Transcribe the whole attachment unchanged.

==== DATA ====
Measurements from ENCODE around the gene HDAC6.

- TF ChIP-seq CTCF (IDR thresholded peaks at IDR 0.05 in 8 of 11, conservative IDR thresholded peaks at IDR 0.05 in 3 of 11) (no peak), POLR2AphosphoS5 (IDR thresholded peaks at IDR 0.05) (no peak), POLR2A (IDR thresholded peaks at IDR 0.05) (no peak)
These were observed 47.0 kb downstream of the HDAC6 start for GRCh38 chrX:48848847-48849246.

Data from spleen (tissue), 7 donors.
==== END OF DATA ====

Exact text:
Measurements from ENCODE around the gene HDAC6.

- TF ChIP-seq CTCF (IDR thresholded peaks at IDR 0.05 in 8 of 11, conservative IDR thresholded peaks at IDR 0.05 in 3 of 11) (no peak), POLR2AphosphoS5 (IDR thresholded peaks at IDR 0.05) (no peak), POLR2A (IDR thresholded peaks at IDR 0.05) (no peak)
These were observed 47.0 kb downstream of the HDAC6 start for GRCh38 chrX:48848847-48849246.

Data from spleen (tissue), 7 donors.